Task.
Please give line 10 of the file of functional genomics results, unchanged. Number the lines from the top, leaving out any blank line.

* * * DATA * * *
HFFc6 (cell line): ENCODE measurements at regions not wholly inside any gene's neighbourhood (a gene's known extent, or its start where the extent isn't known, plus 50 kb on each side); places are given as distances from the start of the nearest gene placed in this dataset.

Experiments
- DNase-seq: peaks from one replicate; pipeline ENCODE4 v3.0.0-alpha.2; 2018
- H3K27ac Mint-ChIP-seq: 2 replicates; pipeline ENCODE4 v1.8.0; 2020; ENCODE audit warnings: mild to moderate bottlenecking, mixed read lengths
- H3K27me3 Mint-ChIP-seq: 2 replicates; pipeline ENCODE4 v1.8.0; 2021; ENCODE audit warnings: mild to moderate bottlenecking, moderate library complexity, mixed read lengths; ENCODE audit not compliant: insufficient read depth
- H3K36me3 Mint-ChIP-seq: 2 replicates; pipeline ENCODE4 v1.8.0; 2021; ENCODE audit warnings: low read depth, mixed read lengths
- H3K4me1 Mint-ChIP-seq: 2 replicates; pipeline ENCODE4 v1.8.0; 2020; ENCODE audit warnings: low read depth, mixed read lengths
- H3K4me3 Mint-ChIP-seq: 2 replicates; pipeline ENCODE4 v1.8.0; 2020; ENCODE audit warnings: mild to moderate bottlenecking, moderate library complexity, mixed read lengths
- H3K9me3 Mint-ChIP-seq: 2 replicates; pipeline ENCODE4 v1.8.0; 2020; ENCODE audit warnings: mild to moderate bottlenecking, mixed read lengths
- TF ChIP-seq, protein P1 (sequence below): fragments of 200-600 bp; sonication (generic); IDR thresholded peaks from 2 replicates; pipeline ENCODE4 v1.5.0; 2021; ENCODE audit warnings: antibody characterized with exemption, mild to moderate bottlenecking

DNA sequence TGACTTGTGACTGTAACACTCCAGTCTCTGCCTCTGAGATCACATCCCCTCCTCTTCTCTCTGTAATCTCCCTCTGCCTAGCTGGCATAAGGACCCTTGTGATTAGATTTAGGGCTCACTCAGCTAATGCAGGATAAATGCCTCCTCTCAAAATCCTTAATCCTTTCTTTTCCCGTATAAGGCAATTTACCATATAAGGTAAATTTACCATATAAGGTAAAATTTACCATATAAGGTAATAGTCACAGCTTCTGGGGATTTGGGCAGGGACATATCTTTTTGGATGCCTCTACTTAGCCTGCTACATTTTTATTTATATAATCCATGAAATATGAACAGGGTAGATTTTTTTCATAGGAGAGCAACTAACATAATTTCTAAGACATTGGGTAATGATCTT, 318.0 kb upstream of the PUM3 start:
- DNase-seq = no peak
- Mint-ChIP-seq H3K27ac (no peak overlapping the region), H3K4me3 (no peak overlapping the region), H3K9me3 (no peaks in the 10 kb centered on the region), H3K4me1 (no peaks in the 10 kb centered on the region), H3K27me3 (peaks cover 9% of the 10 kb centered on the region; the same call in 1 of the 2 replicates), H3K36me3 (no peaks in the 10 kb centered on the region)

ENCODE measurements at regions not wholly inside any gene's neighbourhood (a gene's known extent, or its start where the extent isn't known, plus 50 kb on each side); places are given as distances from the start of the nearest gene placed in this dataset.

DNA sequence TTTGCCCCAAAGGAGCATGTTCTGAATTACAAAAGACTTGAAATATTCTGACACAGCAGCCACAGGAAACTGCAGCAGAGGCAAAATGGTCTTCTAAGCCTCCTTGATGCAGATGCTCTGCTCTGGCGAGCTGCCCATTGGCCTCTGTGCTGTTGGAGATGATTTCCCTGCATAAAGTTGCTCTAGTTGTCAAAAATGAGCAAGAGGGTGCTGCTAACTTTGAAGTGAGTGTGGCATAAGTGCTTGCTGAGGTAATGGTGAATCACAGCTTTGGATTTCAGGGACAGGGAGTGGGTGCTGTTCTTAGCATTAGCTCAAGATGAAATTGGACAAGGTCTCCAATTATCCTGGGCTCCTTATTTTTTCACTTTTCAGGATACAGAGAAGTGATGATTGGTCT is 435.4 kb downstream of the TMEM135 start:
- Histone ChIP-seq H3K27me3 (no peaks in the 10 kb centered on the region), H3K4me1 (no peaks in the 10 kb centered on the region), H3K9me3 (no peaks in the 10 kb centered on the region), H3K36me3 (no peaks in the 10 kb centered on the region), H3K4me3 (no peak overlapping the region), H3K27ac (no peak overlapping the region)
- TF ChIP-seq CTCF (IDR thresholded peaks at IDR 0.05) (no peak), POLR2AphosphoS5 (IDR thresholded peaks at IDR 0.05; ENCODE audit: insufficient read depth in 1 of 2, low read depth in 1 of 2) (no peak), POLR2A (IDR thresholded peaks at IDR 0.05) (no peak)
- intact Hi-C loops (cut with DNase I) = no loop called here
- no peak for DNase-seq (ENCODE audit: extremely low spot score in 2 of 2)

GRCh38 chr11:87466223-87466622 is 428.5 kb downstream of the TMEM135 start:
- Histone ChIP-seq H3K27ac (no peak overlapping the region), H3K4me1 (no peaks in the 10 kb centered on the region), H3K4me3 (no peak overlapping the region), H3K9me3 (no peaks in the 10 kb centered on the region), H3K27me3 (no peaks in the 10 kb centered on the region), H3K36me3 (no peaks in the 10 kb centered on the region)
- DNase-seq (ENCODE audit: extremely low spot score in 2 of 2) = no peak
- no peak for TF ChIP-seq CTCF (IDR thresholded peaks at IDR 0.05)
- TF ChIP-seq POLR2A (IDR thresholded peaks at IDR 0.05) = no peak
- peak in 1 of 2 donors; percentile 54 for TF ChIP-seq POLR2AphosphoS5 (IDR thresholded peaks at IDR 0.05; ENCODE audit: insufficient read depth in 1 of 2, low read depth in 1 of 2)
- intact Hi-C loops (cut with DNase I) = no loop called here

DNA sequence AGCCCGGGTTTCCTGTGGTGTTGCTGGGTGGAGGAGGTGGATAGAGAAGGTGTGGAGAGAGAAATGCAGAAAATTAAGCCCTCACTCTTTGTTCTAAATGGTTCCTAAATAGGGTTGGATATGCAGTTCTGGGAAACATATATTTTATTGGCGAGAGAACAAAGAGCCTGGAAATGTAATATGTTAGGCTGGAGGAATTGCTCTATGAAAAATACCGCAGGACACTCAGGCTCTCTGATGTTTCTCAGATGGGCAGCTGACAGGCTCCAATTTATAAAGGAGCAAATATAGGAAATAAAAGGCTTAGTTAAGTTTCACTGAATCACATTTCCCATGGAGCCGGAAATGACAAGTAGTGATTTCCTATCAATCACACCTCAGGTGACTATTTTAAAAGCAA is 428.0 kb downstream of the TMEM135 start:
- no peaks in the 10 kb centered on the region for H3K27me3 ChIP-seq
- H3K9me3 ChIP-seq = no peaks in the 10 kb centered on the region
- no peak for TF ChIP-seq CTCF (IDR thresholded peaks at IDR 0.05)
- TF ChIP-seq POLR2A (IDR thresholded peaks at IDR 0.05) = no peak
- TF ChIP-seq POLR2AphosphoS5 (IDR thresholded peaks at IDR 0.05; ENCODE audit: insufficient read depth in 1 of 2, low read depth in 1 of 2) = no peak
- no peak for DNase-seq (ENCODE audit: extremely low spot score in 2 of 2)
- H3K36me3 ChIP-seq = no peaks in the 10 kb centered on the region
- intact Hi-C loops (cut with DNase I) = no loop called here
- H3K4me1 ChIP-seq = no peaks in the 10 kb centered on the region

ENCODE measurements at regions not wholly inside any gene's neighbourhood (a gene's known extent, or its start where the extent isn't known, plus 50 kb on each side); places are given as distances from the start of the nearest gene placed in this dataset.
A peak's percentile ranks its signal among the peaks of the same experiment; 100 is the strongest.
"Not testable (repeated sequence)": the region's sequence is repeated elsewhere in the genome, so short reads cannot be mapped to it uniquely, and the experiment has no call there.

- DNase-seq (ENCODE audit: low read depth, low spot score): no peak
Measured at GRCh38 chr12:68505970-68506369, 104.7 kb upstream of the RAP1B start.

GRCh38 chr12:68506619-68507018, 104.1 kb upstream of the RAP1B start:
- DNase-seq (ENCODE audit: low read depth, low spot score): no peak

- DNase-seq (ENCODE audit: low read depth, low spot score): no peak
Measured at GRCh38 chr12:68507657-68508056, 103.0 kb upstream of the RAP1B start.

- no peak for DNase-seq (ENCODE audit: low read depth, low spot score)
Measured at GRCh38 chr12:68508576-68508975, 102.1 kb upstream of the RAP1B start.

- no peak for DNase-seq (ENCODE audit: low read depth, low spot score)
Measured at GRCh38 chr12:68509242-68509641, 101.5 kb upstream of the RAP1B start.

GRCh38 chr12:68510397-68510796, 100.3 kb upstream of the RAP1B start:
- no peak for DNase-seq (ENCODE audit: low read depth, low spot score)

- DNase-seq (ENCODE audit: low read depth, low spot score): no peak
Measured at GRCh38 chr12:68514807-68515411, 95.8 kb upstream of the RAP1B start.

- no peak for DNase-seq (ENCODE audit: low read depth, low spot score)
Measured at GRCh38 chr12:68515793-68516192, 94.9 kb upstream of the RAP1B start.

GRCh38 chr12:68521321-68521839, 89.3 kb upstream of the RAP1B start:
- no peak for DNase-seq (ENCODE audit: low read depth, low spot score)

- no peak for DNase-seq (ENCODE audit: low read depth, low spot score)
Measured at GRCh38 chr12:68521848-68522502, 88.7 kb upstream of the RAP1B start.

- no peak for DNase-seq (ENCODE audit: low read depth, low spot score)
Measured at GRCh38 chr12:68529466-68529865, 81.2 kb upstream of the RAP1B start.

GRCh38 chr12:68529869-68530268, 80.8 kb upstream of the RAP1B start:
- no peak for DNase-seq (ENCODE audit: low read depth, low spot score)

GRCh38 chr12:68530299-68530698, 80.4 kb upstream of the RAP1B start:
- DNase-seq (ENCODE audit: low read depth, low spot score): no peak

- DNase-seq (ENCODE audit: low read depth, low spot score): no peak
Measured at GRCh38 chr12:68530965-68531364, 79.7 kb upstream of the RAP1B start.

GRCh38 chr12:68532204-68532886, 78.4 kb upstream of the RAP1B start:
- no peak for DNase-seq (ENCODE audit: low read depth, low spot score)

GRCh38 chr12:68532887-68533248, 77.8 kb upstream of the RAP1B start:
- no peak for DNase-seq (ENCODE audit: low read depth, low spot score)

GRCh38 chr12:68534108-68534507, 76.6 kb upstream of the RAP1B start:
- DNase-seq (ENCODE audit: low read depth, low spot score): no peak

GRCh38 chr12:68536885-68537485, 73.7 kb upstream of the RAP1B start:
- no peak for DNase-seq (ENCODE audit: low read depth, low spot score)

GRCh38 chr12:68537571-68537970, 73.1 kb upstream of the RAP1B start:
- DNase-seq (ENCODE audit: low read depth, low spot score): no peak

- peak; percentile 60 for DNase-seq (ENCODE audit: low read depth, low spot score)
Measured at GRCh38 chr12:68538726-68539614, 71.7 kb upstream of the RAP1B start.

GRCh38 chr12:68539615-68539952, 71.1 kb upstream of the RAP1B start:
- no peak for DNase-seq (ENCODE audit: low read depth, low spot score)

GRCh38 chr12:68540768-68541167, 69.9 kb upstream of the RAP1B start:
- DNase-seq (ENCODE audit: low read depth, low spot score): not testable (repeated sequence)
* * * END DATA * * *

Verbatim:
- TF ChIP-seq, protein P1 (sequence below): fragments of 200-600 bp; sonication (generic); IDR thresholded peaks from 2 replicates; pipeline ENCODE4 v1.5.0; 2021; ENCODE audit warnings: antibody characterized with exemption, mild to moderate bottlenecking